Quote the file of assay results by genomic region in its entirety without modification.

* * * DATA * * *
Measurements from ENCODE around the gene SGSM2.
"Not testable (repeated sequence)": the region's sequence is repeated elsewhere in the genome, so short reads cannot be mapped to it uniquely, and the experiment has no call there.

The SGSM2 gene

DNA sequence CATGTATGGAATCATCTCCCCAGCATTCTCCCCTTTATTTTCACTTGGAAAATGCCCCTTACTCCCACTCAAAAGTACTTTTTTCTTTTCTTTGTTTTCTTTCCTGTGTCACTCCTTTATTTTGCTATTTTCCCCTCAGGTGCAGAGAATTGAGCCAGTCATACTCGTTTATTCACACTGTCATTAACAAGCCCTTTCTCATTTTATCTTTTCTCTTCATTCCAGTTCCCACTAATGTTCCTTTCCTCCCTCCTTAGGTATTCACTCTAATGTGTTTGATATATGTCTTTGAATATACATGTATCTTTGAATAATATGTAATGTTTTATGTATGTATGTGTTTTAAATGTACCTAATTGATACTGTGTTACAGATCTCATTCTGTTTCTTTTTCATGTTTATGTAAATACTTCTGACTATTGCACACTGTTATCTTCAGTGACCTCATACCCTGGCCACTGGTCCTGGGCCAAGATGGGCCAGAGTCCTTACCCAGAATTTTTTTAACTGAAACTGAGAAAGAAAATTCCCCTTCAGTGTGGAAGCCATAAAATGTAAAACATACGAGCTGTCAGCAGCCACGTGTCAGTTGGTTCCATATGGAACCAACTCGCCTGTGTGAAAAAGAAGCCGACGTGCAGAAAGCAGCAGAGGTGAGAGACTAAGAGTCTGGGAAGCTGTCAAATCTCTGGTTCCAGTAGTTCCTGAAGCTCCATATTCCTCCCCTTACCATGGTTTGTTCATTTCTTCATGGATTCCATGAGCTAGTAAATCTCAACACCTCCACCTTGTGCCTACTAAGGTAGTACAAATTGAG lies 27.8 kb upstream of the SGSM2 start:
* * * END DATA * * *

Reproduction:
Measurements from ENCODE around the gene SGSM2.
"Not testable (repeated sequence)": the region's sequence is repeated elsewhere in the genome, so short reads cannot be mapped to it uniquely, and the experiment has no call there.

The SGSM2 gene

DNA sequence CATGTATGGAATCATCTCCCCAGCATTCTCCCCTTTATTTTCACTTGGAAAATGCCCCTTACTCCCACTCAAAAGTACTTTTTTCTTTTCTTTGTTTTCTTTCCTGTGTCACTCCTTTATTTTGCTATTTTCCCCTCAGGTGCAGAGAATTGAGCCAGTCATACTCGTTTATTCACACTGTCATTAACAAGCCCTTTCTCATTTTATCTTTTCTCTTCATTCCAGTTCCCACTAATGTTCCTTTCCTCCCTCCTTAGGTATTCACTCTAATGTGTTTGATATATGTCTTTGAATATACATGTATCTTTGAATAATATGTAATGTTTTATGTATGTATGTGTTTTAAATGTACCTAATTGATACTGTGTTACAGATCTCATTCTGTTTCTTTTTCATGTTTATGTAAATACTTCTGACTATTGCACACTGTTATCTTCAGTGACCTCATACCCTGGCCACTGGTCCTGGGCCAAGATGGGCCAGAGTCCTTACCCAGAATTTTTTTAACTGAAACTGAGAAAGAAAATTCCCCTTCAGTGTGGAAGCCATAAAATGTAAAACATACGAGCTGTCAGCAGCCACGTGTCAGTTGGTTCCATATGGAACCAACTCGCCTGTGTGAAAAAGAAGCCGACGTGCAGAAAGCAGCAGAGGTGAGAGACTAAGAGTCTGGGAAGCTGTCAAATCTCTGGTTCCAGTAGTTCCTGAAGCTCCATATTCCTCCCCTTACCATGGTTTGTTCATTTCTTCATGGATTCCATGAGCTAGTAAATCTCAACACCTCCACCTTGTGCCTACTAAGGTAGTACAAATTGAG lies 27.8 kb upstream of the SGSM2 start: